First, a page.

The trade of Turkey cannot be driven to advantage, but with some part Money, because the consumption of our manufactures in those dominions, is not sufficient to make payment for what we have occasion to bring from thence; nor can those manufactures be put off, in the most advantageous terms, but by giving some part money with them, in the exchange for the Turkey commodities, which is a trade not to be neglected, because, whereas we now furnish not only our own country with many necessary commodities that are here manufactured, out of the product of that trade, to the great increase of your Majesty’s revenue, and employment of the poor, but other nations also; so that if we left that trade, the Hollanders would presently take it up, and then we must have all this supply from them, to the signal prejudice of our common capitals, and deduction of our manufacture.
And lastly, whereas it hath been objected,
1. That this liberty is the ready way to have no Money at all left in this kingdom, and to set open the door to the Hollanders, and others, to drain us of all Money and Bullion; we have considered, that when the merchants of this kingdom shall have like freedom here at home to Export Money and Bullion directly hence, for the ports of East India, Norway, and Turkey aforesaid, it will not turn to account for them, or any foreign nation, to Export the same hence to their own country; for then it will cease to be a community of traffic; they will have no advantage over us, to oblige us to seek our Monies that we have occasion for there; and Money, of all commodities, is the worst, if it lies still, and if the penny be not daily turned.
That it is all one mischief to the nobility, gentry, and freeholders of this kingdom, whether the Money or Bullion thereof, be drawn from them by the native or stranger merchant.
Herein also we consider, that this nation hath, of its own growth, manufacture, and product, always enough to oblige the importation of Money and Bullion upon all occasions, beyond any other nation whatsoever in Christendom. That Money and Bullion once imported is like a river, which, overflowing in its passage, doth always leave so much behind, as the neighbouring meadows for a long time after feel the benefit thereof.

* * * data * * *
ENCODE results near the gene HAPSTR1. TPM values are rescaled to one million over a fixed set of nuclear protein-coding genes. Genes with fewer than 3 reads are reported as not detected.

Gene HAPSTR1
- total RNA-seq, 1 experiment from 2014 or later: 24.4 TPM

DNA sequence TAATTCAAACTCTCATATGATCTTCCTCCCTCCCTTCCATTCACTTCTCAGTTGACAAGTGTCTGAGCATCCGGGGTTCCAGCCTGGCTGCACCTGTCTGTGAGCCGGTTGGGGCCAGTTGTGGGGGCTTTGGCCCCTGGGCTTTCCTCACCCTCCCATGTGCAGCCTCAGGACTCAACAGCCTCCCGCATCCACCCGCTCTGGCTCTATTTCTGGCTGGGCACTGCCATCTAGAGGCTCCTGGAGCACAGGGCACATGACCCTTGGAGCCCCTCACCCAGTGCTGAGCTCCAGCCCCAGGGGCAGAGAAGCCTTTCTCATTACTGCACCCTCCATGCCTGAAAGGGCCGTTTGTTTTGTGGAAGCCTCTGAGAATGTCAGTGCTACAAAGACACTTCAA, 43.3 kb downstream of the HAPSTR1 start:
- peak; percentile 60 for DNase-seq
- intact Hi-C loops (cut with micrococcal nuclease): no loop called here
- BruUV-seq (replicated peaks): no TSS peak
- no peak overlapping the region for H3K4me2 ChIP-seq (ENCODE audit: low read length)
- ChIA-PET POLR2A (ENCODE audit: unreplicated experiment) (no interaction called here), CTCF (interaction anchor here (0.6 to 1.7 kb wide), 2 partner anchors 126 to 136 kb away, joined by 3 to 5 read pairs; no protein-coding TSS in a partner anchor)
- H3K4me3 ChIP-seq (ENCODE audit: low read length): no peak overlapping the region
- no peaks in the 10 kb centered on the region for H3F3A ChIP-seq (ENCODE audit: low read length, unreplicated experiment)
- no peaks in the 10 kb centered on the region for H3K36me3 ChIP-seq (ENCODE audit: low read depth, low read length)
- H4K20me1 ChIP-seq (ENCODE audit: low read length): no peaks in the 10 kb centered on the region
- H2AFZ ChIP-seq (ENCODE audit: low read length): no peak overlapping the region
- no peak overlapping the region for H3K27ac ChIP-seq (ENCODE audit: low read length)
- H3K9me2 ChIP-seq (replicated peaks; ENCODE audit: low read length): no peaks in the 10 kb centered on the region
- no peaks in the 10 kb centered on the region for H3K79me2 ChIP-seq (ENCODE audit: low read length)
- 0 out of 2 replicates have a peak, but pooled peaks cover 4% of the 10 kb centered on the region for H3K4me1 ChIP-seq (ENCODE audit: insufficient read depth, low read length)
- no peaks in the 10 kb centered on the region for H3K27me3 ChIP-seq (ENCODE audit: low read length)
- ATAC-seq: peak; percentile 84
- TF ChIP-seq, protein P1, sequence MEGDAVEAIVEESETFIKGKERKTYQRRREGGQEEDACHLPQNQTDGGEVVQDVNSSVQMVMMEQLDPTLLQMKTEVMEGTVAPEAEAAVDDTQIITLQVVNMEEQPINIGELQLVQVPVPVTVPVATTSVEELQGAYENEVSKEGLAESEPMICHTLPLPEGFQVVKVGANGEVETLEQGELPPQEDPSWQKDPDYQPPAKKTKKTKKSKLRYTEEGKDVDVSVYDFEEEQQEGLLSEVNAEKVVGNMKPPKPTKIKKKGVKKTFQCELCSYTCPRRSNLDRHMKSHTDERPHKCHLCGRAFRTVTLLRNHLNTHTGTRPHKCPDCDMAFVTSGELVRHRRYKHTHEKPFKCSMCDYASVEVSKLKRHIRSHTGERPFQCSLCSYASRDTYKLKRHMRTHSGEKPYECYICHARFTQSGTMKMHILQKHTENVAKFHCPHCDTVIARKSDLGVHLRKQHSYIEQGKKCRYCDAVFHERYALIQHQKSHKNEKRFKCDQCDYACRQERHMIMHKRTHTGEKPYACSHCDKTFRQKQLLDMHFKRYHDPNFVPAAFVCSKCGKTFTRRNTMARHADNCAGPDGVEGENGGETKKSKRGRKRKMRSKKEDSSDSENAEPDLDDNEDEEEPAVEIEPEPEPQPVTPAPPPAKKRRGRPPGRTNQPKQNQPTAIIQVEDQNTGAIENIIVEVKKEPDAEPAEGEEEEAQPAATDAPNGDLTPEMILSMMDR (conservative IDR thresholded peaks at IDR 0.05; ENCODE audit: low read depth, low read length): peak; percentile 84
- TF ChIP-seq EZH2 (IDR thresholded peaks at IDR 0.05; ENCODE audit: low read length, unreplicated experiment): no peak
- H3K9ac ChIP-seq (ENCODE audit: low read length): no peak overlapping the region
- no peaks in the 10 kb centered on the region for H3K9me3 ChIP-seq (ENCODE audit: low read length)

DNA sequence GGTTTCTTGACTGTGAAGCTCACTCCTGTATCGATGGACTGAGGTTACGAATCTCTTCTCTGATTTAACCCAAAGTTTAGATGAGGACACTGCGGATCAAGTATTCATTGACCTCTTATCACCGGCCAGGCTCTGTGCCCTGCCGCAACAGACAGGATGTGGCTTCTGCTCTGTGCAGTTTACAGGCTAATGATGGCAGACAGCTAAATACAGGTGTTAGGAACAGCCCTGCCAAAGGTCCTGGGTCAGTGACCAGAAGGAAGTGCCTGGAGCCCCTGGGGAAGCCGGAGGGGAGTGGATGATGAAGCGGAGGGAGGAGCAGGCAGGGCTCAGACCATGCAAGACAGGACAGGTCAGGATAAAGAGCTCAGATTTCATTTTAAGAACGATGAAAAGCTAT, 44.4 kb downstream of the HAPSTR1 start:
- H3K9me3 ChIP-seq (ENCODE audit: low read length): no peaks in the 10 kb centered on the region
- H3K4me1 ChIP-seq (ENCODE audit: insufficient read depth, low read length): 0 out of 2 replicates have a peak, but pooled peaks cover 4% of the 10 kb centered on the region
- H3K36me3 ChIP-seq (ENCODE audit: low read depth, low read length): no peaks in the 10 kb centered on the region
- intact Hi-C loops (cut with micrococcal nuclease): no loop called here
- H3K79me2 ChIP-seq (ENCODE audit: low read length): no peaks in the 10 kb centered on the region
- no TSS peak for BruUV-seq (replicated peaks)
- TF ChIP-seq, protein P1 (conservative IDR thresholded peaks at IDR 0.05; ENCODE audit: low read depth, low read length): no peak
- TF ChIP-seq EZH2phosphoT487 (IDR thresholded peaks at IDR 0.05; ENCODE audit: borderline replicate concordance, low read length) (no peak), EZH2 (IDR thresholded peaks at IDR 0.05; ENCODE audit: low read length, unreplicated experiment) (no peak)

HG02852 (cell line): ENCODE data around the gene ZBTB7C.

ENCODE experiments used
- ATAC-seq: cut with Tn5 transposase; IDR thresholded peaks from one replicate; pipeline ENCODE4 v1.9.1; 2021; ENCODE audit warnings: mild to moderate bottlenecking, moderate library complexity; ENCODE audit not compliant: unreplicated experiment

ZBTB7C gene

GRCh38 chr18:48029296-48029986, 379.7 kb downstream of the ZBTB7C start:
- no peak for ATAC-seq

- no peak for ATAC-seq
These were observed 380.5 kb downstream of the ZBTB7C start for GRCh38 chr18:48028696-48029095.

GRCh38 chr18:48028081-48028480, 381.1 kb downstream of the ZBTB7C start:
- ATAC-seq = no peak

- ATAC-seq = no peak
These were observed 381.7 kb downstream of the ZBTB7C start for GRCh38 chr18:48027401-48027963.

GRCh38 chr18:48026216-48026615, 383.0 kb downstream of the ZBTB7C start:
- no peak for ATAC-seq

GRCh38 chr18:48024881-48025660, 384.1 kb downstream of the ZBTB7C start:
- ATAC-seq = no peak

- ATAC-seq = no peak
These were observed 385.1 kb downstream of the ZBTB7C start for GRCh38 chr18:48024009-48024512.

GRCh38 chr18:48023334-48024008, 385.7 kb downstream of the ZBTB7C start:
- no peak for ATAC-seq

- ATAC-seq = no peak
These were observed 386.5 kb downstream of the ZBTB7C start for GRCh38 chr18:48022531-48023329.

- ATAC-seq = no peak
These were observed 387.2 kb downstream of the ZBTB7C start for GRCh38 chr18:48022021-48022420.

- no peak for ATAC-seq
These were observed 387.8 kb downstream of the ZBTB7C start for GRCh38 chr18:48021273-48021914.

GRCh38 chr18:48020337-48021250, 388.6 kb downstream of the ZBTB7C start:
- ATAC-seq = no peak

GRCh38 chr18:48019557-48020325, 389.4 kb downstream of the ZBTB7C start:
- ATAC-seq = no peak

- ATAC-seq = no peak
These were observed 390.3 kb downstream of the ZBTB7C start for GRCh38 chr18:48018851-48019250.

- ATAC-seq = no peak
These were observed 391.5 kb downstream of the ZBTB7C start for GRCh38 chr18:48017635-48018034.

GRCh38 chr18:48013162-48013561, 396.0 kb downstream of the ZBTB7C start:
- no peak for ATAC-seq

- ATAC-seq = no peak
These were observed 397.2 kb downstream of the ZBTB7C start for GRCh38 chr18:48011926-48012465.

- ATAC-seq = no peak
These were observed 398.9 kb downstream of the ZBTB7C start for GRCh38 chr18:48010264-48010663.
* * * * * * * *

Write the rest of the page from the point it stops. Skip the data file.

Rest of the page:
And this nation hath had one notable experience, that when the Spaniard was permitted to export two-thirds of the Money he imported, and obliged to no more than one-third to be brought into the King’s mint, it commonly happened that the mint got the whole, as the Spaniard found the advantages here, to make better benefit to return the same into Flanders, or in the manufactures, or naturalized commodities of this kingdom.
So that, to wind up all that has been said, the result of the several reasons and arguments herein summed up seemed to be this: That time and experience instruct, and the present state of traffic throughout the world require, that, for the increase of the stock of Money in these your Majesty’s kingdoms, some way of liberty for the Exportation, at least of foreign Coin and Bullion, should be found out, and put in execution; which hath produced the humble advice offered in the preceding paper.
SIR WILLIAM PETTY
To the Lord Marquess of Halyfax,
Printed for A. and J. Churchill, at the
Black Swan, in Paternoster Row, 1695.
Sir William Pettys
To the Lord Marquess of Halyfax.
SUPPOSE that 20s. of new mill’d Money doth weigh 4 Ounces Troy, according to Custom or Statute. Suppose that 20s. of old Eliz. and James’s Money, which ought also to weigh 4 Ounces Troy, doth weigh 3 Ounces Troy; and very variously between 3 and 4 Ounces, viz. none under 3, and none full 4.
Suppose that much of the new mill’d regular Money is carried into the East-Indies, but none of the old light and unequal Money.